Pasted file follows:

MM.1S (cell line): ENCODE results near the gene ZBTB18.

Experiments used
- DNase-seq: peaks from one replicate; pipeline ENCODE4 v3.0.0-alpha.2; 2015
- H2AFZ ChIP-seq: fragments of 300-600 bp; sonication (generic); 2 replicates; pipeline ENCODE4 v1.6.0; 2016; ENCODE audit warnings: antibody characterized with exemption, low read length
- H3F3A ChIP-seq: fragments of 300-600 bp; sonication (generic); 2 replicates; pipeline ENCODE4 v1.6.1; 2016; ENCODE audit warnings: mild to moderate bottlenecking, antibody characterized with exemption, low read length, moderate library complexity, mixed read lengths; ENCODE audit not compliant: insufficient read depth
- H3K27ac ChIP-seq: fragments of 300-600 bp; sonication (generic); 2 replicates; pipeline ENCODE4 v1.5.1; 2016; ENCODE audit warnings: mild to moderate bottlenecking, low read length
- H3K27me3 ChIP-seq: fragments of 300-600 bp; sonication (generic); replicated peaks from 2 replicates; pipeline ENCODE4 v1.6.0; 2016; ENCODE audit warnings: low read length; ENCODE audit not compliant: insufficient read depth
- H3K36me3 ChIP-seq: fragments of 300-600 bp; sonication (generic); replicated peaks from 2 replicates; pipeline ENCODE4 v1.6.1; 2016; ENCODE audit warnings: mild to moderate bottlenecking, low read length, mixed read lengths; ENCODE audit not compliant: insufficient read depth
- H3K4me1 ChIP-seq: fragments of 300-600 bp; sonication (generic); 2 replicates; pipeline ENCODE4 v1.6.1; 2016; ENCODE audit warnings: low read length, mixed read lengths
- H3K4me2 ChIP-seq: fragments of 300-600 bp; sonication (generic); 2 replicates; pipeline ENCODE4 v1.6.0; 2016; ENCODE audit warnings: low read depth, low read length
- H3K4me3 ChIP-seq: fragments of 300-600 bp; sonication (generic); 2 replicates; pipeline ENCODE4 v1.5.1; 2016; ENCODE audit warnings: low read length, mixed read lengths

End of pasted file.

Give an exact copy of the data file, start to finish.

MM.1S (cell line): ENCODE results near the gene ZBTB18.

Experiments used
- DNase-seq: peaks from one replicate; pipeline ENCODE4 v3.0.0-alpha.2; 2015
- H2AFZ ChIP-seq: fragments of 300-600 bp; sonication (generic); 2 replicates; pipeline ENCODE4 v1.6.0; 2016; ENCODE audit warnings: antibody characterized with exemption, low read length
- H3F3A ChIP-seq: fragments of 300-600 bp; sonication (generic); 2 replicates; pipeline ENCODE4 v1.6.1; 2016; ENCODE audit warnings: mild to moderate bottlenecking, antibody characterized with exemption, low read length, moderate library complexity, mixed read lengths; ENCODE audit not compliant: insufficient read depth
- H3K27ac ChIP-seq: fragments of 300-600 bp; sonication (generic); 2 replicates; pipeline ENCODE4 v1.5.1; 2016; ENCODE audit warnings: mild to moderate bottlenecking, low read length
- H3K27me3 ChIP-seq: fragments of 300-600 bp; sonication (generic); replicated peaks from 2 replicates; pipeline ENCODE4 v1.6.0; 2016; ENCODE audit warnings: low read length; ENCODE audit not compliant: insufficient read depth
- H3K36me3 ChIP-seq: fragments of 300-600 bp; sonication (generic); replicated peaks from 2 replicates; pipeline ENCODE4 v1.6.1; 2016; ENCODE audit warnings: mild to moderate bottlenecking, low read length, mixed read lengths; ENCODE audit not compliant: insufficient read depth
- H3K4me1 ChIP-seq: fragments of 300-600 bp; sonication (generic); 2 replicates; pipeline ENCODE4 v1.6.1; 2016; ENCODE audit warnings: low read length, mixed read lengths
- H3K4me2 ChIP-seq: fragments of 300-600 bp; sonication (generic); 2 replicates; pipeline ENCODE4 v1.6.0; 2016; ENCODE audit warnings: low read depth, low read length
- H3K4me3 ChIP-seq: fragments of 300-600 bp; sonication (generic); 2 replicates; pipeline ENCODE4 v1.5.1; 2016; ENCODE audit warnings: low read length, mixed read lengths